The continual evolution of weed species and populations resistant to herbicides from one or more mechanism-of-action families represents one of the most daunting challenges faced by weed management practitioners. Currently in Illinois, biotypes of 12 weed species have been confirmed resistant to one or more herbicide mechanisms of action. Resistance to herbicides that inhibit the ALS enzyme is the most common type of resistance in Illinois. Waterhemp has evolved resistance to more herbicide mechanisms of action than any other Illinois weed species, including resistance to inhibitors of acetolactate synthase (ALS), photosystem II (PSII), protoporphyrinogen oxidase (PPO), enolpyruvyl shikimate-3-phosphate synthase (EPSPS) and hydroxyphenyl pyruvate dioxygenase (HPPD). Not every individual waterhemp plant is resistant to one or more herbicides, but the majority of field-level waterhemp populations contain one or more types of herbicide resistance. Perhaps even more daunting is the occurrence of multiple herbicide resistances within individual plants and/or fields. Waterhemp plants and populations demonstrating multiple herbicide resistance are becoming increasingly common and greatly reduce the number of herbicide options that remain effective for their control. Integrated weed management programs offer the greatest potential for long-term, sustainable solutions for weed populations demonstrating resistance to herbicides from multiple families.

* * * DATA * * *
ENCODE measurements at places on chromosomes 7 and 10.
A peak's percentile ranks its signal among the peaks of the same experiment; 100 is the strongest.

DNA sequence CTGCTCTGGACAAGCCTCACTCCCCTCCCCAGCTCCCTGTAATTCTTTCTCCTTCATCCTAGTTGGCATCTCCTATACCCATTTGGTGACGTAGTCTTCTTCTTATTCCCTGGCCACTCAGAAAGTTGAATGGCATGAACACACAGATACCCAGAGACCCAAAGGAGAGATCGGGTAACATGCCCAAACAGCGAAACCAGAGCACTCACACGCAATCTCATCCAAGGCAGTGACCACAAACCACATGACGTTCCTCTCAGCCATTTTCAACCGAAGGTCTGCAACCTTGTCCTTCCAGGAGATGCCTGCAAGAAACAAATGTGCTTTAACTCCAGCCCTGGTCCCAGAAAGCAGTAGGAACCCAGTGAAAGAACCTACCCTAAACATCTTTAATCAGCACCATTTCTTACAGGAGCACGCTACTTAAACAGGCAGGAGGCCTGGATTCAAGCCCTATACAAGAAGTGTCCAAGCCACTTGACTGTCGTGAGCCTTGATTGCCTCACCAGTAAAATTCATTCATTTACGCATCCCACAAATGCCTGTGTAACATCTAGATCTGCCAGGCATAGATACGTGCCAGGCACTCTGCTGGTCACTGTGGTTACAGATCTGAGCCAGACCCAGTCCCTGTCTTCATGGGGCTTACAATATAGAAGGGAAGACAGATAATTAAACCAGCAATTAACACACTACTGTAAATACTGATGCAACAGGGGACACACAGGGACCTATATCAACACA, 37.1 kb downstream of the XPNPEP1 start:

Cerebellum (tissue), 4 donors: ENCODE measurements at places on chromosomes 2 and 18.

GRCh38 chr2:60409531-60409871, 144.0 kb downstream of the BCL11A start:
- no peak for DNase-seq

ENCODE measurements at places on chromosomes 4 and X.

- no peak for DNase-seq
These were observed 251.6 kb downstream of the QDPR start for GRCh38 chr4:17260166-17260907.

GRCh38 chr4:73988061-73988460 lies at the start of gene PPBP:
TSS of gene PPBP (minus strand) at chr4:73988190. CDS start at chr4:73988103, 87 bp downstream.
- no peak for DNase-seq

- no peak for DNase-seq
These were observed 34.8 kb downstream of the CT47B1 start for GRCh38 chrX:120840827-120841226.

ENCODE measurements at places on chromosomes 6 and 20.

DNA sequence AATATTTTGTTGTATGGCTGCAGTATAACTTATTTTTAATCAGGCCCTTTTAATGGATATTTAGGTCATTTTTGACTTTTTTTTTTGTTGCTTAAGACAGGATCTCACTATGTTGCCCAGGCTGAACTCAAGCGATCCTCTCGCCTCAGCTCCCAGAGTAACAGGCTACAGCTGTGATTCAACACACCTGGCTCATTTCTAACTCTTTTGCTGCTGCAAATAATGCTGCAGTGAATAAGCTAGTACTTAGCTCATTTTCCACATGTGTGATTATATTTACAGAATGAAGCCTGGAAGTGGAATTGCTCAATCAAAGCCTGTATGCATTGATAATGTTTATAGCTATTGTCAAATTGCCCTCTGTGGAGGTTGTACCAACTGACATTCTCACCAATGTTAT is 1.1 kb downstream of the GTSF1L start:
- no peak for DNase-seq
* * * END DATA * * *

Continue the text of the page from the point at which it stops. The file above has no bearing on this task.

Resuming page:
Soil Science Extension
University of Wisconsin Madison